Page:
The next group of older prospects did not start their careers in the Cardinals' organization, but they have turned themselves into interesting players now that they are in the Cardinals' organization. 28-year-old infielder Errol Robinson has spent time in the Reds and Dodgers systems, and the Cardinals brought him in from the Frontier League about mid-way through the 2022 season. Robinson got off to a rough start at the plate, but his abilities in the field were never in doubt. Errol brought some surprise pop to the lineup once he settled in a bit, and you can never rule a defensive-first shortstop/infielder out of a potential Major League debut at some point.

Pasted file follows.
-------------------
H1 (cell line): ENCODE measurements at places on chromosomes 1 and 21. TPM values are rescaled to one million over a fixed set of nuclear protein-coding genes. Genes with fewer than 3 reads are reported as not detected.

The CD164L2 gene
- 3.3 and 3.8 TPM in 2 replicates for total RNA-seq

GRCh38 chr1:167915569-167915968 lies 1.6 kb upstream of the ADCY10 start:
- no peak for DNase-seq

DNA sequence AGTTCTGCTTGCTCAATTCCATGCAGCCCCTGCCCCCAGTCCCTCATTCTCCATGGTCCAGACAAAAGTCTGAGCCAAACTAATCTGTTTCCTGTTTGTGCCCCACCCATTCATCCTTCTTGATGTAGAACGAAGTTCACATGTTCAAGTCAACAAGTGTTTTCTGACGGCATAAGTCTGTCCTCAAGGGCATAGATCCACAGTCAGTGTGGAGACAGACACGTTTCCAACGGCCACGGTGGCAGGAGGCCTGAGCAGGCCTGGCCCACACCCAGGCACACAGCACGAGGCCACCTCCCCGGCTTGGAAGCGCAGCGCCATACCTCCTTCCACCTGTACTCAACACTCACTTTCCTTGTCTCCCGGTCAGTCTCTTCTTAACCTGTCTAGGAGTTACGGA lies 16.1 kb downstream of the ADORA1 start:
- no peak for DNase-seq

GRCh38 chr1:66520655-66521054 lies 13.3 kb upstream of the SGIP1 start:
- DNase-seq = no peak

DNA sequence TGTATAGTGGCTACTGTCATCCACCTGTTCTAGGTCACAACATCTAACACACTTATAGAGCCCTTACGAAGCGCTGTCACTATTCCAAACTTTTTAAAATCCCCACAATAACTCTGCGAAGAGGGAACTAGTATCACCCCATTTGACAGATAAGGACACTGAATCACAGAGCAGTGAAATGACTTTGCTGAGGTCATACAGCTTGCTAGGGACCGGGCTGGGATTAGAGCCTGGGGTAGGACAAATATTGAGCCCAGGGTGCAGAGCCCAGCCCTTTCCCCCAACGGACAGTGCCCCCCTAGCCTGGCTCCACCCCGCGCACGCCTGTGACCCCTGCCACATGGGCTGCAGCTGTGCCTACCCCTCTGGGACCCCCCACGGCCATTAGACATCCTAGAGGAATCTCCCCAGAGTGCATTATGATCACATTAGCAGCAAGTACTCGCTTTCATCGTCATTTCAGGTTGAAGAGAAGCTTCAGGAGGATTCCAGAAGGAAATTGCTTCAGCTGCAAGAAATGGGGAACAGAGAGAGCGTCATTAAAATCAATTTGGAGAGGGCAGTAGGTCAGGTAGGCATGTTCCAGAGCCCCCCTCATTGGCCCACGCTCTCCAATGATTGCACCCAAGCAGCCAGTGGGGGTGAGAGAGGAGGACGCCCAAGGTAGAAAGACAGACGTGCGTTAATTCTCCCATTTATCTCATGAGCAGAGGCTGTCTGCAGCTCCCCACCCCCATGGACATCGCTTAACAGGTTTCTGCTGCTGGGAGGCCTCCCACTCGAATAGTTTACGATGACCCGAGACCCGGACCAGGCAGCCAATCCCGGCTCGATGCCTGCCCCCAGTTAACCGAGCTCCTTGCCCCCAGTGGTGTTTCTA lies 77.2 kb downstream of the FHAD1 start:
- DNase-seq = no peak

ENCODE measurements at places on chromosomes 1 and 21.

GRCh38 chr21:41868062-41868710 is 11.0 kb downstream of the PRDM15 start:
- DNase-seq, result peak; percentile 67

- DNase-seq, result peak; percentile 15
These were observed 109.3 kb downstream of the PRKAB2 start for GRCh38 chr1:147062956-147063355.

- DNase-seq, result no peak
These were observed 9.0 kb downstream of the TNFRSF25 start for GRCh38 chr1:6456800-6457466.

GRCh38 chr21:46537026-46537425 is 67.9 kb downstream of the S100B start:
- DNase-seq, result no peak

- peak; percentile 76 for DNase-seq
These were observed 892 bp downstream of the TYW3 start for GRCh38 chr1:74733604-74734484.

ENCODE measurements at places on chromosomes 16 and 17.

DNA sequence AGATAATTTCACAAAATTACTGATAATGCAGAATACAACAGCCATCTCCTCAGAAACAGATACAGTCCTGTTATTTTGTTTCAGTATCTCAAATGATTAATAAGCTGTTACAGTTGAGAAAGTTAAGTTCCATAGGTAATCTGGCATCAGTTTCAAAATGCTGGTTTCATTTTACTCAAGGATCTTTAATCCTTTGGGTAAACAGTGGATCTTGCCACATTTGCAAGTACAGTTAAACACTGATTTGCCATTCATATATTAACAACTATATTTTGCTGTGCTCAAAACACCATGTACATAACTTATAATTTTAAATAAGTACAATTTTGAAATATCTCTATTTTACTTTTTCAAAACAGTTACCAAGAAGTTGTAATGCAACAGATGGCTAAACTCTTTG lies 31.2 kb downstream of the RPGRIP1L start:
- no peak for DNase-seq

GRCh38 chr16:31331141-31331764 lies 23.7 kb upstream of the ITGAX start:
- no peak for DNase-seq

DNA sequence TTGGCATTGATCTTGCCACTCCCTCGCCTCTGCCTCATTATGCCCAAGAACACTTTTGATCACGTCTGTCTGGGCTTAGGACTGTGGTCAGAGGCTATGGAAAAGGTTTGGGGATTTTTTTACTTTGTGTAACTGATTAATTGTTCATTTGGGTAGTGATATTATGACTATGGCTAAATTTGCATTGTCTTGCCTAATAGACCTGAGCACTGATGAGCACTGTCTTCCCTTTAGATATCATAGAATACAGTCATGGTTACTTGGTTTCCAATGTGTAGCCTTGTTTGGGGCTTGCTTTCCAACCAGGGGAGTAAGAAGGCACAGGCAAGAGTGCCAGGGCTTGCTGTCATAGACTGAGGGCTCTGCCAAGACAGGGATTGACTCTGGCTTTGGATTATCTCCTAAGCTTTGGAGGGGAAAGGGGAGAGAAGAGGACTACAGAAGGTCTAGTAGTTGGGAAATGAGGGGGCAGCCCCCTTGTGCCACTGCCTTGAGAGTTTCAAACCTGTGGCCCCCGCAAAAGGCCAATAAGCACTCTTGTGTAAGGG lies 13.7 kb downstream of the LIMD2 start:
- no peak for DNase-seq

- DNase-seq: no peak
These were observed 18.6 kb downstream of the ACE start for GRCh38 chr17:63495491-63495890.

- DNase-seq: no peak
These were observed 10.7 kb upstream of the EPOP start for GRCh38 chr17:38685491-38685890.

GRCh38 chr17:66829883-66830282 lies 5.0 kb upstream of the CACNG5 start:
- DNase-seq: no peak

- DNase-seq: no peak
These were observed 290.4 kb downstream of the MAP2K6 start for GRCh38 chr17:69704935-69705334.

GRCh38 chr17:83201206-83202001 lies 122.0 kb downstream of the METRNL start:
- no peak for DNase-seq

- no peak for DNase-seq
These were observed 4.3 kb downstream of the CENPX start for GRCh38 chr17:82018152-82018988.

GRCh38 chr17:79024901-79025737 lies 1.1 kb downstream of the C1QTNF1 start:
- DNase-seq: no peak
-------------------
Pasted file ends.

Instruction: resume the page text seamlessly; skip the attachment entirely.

In the Minor League phase of the 2021-22 Rule Five draft, the Cardinals selected left-handed swinging outfielder Jonah Davis. I think that the best way to describe the 25-year-old Davis is that he's feast or famine at the plate. He's either going to crush a pitch or swing wildly through it. His raw power is probably the most unsung raw power in the organization. He's also a very good defensive outfielder at all three positions, and he probably made the best defensive play in the minors last season. It really is a lot of fun to watch him crush balls. I'd also like to apologize to Jonah because I sometimes type his name as "Johan" instead of "Jonah" because I'm a fucking moron and I'm usually rushing while tweeting and watching three minor league games.